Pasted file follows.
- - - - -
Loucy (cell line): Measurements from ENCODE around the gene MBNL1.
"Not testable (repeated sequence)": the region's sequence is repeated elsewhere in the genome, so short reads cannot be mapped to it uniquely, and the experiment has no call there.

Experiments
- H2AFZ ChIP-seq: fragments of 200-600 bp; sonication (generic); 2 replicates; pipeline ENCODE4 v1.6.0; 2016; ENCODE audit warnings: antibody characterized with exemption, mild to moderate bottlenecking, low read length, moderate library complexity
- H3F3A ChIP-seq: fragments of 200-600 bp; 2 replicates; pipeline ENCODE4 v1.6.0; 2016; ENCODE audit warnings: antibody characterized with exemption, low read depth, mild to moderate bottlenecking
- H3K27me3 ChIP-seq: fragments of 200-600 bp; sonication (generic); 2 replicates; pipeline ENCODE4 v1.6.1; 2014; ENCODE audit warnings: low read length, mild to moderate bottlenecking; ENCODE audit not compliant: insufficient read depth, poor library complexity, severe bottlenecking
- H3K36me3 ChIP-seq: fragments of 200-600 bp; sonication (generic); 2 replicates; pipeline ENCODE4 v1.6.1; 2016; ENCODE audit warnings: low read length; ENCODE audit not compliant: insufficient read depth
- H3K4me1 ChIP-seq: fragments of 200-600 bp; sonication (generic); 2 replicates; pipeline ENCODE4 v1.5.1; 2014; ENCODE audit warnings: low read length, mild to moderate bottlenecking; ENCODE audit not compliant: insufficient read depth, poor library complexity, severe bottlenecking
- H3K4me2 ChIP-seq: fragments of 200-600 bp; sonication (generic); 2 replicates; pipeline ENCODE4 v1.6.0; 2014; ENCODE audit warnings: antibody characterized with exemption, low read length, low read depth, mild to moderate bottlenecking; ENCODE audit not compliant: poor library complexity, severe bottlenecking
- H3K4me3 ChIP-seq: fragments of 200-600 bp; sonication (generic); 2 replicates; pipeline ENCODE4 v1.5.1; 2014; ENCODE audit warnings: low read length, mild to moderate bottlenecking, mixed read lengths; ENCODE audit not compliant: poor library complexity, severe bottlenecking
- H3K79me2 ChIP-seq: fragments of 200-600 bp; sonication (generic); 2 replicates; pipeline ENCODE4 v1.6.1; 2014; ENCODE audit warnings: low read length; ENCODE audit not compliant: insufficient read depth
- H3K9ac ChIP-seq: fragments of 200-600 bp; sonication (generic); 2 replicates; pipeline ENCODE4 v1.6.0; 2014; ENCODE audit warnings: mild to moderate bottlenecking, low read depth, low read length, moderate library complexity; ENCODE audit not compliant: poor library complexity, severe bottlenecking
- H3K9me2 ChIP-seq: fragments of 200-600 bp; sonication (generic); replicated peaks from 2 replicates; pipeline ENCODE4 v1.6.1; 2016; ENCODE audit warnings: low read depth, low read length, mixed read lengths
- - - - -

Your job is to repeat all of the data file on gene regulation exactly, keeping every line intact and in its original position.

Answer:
Loucy (cell line): Measurements from ENCODE around the gene MBNL1.
"Not testable (repeated sequence)": the region's sequence is repeated elsewhere in the genome, so short reads cannot be mapped to it uniquely, and the experiment has no call there.

Experiments
- H2AFZ ChIP-seq: fragments of 200-600 bp; sonication (generic); 2 replicates; pipeline ENCODE4 v1.6.0; 2016; ENCODE audit warnings: antibody characterized with exemption, mild to moderate bottlenecking, low read length, moderate library complexity
- H3F3A ChIP-seq: fragments of 200-600 bp; 2 replicates; pipeline ENCODE4 v1.6.0; 2016; ENCODE audit warnings: antibody characterized with exemption, low read depth, mild to moderate bottlenecking
- H3K27me3 ChIP-seq: fragments of 200-600 bp; sonication (generic); 2 replicates; pipeline ENCODE4 v1.6.1; 2014; ENCODE audit warnings: low read length, mild to moderate bottlenecking; ENCODE audit not compliant: insufficient read depth, poor library complexity, severe bottlenecking
- H3K36me3 ChIP-seq: fragments of 200-600 bp; sonication (generic); 2 replicates; pipeline ENCODE4 v1.6.1; 2016; ENCODE audit warnings: low read length; ENCODE audit not compliant: insufficient read depth
- H3K4me1 ChIP-seq: fragments of 200-600 bp; sonication (generic); 2 replicates; pipeline ENCODE4 v1.5.1; 2014; ENCODE audit warnings: low read length, mild to moderate bottlenecking; ENCODE audit not compliant: insufficient read depth, poor library complexity, severe bottlenecking
- H3K4me2 ChIP-seq: fragments of 200-600 bp; sonication (generic); 2 replicates; pipeline ENCODE4 v1.6.0; 2014; ENCODE audit warnings: antibody characterized with exemption, low read length, low read depth, mild to moderate bottlenecking; ENCODE audit not compliant: poor library complexity, severe bottlenecking
- H3K4me3 ChIP-seq: fragments of 200-600 bp; sonication (generic); 2 replicates; pipeline ENCODE4 v1.5.1; 2014; ENCODE audit warnings: low read length, mild to moderate bottlenecking, mixed read lengths; ENCODE audit not compliant: poor library complexity, severe bottlenecking
- H3K79me2 ChIP-seq: fragments of 200-600 bp; sonication (generic); 2 replicates; pipeline ENCODE4 v1.6.1; 2014; ENCODE audit warnings: low read length; ENCODE audit not compliant: insufficient read depth
- H3K9ac ChIP-seq: fragments of 200-600 bp; sonication (generic); 2 replicates; pipeline ENCODE4 v1.6.0; 2014; ENCODE audit warnings: mild to moderate bottlenecking, low read depth, low read length, moderate library complexity; ENCODE audit not compliant: poor library complexity, severe bottlenecking
- H3K9me2 ChIP-seq: fragments of 200-600 bp; sonication (generic); replicated peaks from 2 replicates; pipeline ENCODE4 v1.6.1; 2016; ENCODE audit warnings: low read depth, low read length, mixed read lengths